Many people experience hair loss at some point in their lives. Knowing what's causing it and developing healthy habits will help your hair get, and stay, in tip-top shape.
Free radicals are byproducts of the transformation of food into energy by our bodies. They're also found in the air we breathe and have the potential to damage healthy cells. Antioxidants fight free radicals; these include vitamin A, vitamin C, vitamin E, selenium, beta-carotene and magnesium. Eating foods rich in these will make your hair healthier and may help to prevent hair loss. Add leafy vegetables, eggs, milk, oranges, grapefruits and mangos to your diet and you'll not only have more nourished hair but also better overall health.
Hair loss can be a result of stress. Telogen effluvium occurs when hair follicles are pushed into a resting phase that makes hair shed and thin out. Chronic stress has a negative effect on hair growth and can lead to persistent T.E. Alopecia areata, which can also be triggered by stress, occurs when the body's immune system mistakenly attacks hair follicles.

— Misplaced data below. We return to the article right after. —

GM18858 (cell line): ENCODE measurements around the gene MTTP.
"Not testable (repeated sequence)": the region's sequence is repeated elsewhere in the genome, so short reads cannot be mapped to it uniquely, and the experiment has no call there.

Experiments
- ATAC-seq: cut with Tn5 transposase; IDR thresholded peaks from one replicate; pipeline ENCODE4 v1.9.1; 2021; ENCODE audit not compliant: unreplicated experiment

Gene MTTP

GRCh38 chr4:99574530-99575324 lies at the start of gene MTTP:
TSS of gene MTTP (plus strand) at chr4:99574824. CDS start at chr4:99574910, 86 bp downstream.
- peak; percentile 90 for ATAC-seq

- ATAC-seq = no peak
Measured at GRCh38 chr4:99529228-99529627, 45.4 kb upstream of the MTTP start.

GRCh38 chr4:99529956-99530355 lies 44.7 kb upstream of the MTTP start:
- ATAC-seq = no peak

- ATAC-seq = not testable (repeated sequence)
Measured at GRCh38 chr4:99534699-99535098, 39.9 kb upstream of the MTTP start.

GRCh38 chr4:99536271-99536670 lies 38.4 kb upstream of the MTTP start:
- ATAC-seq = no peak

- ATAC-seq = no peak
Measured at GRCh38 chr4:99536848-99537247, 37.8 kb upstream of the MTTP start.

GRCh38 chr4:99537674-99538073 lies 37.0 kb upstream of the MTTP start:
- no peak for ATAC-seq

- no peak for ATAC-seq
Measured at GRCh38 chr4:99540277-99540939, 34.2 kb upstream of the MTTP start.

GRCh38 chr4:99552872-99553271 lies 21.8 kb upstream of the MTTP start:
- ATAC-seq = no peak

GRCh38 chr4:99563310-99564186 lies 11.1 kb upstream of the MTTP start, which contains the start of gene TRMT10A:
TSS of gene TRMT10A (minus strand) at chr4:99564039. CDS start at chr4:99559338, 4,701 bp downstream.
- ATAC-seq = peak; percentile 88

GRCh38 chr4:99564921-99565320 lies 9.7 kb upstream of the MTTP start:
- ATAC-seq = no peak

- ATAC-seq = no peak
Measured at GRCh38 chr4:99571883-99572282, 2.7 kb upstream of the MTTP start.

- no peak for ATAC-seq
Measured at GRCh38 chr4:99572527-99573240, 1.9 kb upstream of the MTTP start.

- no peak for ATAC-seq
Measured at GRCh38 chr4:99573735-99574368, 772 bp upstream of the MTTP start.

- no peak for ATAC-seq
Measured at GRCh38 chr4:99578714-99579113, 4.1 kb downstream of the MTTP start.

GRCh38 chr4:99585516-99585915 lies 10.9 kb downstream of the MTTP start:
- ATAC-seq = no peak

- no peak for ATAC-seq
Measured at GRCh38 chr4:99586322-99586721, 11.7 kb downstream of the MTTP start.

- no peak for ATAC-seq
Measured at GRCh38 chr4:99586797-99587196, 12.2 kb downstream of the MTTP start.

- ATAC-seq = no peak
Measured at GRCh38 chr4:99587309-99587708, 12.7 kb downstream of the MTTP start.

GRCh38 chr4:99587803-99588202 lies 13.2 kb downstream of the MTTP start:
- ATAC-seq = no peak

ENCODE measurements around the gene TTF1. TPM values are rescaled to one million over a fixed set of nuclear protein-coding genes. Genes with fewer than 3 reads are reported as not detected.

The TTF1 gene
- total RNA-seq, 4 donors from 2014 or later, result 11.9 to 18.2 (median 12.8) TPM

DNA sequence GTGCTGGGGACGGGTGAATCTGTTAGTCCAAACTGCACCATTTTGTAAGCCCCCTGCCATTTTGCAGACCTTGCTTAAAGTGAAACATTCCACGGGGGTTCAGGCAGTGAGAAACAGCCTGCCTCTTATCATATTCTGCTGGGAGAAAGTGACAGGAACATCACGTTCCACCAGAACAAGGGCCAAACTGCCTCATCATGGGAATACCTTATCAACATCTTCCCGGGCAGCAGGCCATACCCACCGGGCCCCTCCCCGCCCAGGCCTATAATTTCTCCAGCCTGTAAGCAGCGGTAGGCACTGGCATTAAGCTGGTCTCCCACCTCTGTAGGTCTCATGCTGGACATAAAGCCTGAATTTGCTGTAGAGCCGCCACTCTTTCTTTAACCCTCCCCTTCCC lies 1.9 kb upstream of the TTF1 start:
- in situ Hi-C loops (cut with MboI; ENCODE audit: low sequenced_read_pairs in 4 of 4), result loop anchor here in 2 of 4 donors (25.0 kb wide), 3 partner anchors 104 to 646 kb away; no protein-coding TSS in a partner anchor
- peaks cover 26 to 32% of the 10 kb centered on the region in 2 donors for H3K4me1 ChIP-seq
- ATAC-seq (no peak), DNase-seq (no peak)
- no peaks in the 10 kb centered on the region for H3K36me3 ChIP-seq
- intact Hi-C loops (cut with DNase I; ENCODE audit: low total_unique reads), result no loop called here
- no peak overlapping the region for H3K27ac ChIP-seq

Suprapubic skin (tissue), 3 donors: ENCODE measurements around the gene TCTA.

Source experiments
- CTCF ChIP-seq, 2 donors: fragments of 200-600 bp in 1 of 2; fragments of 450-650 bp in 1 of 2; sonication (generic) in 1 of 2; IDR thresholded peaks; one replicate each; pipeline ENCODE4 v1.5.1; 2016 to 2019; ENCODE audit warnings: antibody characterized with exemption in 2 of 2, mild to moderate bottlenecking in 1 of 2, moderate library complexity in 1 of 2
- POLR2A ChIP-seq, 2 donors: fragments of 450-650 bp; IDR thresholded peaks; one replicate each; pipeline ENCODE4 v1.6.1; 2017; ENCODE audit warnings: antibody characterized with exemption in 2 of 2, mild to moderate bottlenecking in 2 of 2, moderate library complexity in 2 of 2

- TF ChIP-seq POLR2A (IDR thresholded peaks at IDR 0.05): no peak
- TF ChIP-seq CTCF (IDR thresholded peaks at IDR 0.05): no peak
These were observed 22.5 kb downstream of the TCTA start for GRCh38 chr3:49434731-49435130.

When people undergo stressful events or periods they tend to sleep less, lose weight and eat unhealthily. All of these factors can cause system imbalances that lead to hair loss.
Stress-related hair loss isn't usually permanent. Exercising and sleeping more can help alleviate stress and get your hair back to normal. If stress persists for too long, consider seeking professional help and getting access to a great support system.
Hair-care products that contain lots of synthetic chemicals can actually damage your hair. Ingredients such as sulfates and propylene glycol are usual suspects that can strip the hair of moisture and break down its healthy proteins over time. Switching to natural products with beneficial ingredients such as plant proteins can help keep your hair healthy. Additionally, using argan, coconut or other natural oils on your scalp can help nourish and strengthen your hair. This is especially vital if you have fragile hair or are already experiencing hair loss.
Make it a habit of asking your doctor about potential side effects for any prescription medication you have to take. For example, some contraceptives and medications used to treat rheumatoid arthritis, thyroid disorders and depression can cause hair loss. See what advice your doctor has to counter these potential side effects.
Tolu Ajiboye is a writer with a passion for health and beauty. She's currently freelance writing for www.hairlossrevolution.com.